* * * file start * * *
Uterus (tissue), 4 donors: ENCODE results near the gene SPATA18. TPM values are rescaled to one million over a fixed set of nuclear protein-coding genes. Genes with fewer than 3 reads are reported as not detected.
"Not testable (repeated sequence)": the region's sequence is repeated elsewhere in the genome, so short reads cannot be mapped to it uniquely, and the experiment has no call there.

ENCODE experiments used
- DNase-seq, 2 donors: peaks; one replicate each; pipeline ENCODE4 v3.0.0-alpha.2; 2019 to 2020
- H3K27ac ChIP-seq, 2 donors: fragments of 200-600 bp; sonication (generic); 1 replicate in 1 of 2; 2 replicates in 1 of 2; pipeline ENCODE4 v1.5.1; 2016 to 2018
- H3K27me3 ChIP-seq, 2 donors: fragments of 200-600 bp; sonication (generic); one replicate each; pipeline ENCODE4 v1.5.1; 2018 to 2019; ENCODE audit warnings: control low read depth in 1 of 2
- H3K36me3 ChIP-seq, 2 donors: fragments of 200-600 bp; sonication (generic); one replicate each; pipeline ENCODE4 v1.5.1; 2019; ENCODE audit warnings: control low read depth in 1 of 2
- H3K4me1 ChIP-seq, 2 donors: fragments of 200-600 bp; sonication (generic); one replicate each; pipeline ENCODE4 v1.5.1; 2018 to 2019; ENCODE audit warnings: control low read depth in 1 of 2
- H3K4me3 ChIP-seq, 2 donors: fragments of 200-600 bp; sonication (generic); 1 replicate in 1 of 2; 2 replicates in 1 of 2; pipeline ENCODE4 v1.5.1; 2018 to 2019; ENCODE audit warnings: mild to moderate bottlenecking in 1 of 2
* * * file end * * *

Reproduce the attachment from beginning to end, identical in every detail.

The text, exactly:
Uterus (tissue), 4 donors: ENCODE results near the gene SPATA18. TPM values are rescaled to one million over a fixed set of nuclear protein-coding genes. Genes with fewer than 3 reads are reported as not detected.
"Not testable (repeated sequence)": the region's sequence is repeated elsewhere in the genome, so short reads cannot be mapped to it uniquely, and the experiment has no call there.

ENCODE experiments used
- DNase-seq, 2 donors: peaks; one replicate each; pipeline ENCODE4 v3.0.0-alpha.2; 2019 to 2020
- H3K27ac ChIP-seq, 2 donors: fragments of 200-600 bp; sonication (generic); 1 replicate in 1 of 2; 2 replicates in 1 of 2; pipeline ENCODE4 v1.5.1; 2016 to 2018
- H3K27me3 ChIP-seq, 2 donors: fragments of 200-600 bp; sonication (generic); one replicate each; pipeline ENCODE4 v1.5.1; 2018 to 2019; ENCODE audit warnings: control low read depth in 1 of 2
- H3K36me3 ChIP-seq, 2 donors: fragments of 200-600 bp; sonication (generic); one replicate each; pipeline ENCODE4 v1.5.1; 2019; ENCODE audit warnings: control low read depth in 1 of 2
- H3K4me1 ChIP-seq, 2 donors: fragments of 200-600 bp; sonication (generic); one replicate each; pipeline ENCODE4 v1.5.1; 2018 to 2019; ENCODE audit warnings: control low read depth in 1 of 2
- H3K4me3 ChIP-seq, 2 donors: fragments of 200-600 bp; sonication (generic); 1 replicate in 1 of 2; 2 replicates in 1 of 2; pipeline ENCODE4 v1.5.1; 2018 to 2019; ENCODE audit warnings: mild to moderate bottlenecking in 1 of 2